- I spend a lot of time people watching, and jotting down things that people do. I'm kind of a creeper in the fact that I sit around in mall food courts, or aimlessly wandering around just to see what people do. Then, to add to that factor, I write them down. Children misbehaving in grocery stores and how parents react, how the Bro Brigade tries to be manly when a group of girls walks by, then immediately becomes a group of madmen once they pass, old people pretending not to know what's going on then mocking the people helping them behind their backs... I've seen it all. Until, of course, something comes up and surprises me all over again.
- I eavesdrop on strangers all the time. I've developed the ability to listen through white noise and pick up on faint conversations in libraries, in the hallway, in the cafeteria, you name it. I've taught myself how to listen to more than one conversation at a time. And if something interesting comes up - you guessed it - I write it down. Even if something interesting doesn't happen, if there's a topic that comes up, I make note of it. You'd be amazed what you can learn by listening to other people's conversations, and I'm not just talking about how fat that girl over there looks in her denim mini... Oh hey, I think they're talking about me. Moving on.
- I actually use character development exercises. I'm not so hotheaded and elitist that I think I know it all when it comes to characterization and development. There's a lot to learn if you're willing to admit that you have things to learn. Yes, I use all of those resources up there. And it's not just online, either. I own books on the topic as well. And those are just a few of them.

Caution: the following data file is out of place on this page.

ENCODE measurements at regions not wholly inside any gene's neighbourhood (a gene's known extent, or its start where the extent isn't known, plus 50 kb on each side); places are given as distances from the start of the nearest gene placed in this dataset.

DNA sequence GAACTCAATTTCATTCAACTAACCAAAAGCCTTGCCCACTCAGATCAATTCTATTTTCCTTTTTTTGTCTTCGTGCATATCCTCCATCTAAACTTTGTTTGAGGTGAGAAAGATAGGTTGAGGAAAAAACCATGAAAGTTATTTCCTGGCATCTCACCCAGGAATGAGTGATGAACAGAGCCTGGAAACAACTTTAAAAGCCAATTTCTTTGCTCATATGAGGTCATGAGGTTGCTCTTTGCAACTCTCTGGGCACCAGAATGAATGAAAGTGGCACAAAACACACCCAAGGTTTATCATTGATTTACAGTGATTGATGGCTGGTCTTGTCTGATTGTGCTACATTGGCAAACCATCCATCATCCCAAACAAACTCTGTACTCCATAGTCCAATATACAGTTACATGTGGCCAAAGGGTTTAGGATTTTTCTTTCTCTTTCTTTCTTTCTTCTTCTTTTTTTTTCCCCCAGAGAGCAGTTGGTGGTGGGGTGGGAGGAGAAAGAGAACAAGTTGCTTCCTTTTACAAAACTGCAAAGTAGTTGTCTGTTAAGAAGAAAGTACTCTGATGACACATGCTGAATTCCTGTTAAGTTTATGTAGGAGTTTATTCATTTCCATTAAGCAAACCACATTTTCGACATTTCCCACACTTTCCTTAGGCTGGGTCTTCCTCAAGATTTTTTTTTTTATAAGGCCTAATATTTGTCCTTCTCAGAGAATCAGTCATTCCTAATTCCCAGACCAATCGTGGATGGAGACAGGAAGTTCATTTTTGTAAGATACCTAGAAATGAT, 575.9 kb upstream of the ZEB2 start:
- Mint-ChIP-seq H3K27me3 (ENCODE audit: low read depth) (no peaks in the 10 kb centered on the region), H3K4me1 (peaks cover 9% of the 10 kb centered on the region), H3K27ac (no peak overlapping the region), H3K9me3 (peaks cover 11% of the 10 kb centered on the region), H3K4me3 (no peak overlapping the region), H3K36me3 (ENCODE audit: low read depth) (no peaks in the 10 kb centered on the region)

- I write every day, whether I want to or not. I use prompts, I freewrite, I write about absolutely nothing. I bore all four of my subscribers with posts like this one. It counts; I'm still writing.
- I work with my own experiences, fears, inner ambitions, and taboos. By using parts of myself, I'm able to ensure that my characters remain "human" and never cross the border into "Sue" territory. No one is perfect, ever. If you think that, you're not looking at the person, but something you've superimposed over them. Anyone can seem perfect at first. It's when you get to know them that you see all their flaws.
- Sometimes, I just jump into writing without any ideas on character at all. At times, the best way to get a character to react and flesh out is throwing them immediately into a situation that they need to find their way out of. I'm going to be honest: I'm one of those writers who "lets their characters do the thinking." I'm the kind of writer that puts my characters in a bad situation and lets them figure it out for themselves. "But characters can't think," you're telling me. I say that you're wrong, but that's a topic for another day. For now, we'll agree to disagree.
- Most importantly, I read. A lot. All the time. I read all different authors, in all different genres. I expose myself to all kinds of writing that I can, to learn what works, and what doesn't, and how I can better improve my own writing. Good writers read. And there's a good chance that avid readers can write.
Long story short: don't overthink anything when character drafting. Don't freak out when a character you're working with changes. Good characters - just like people - change over time.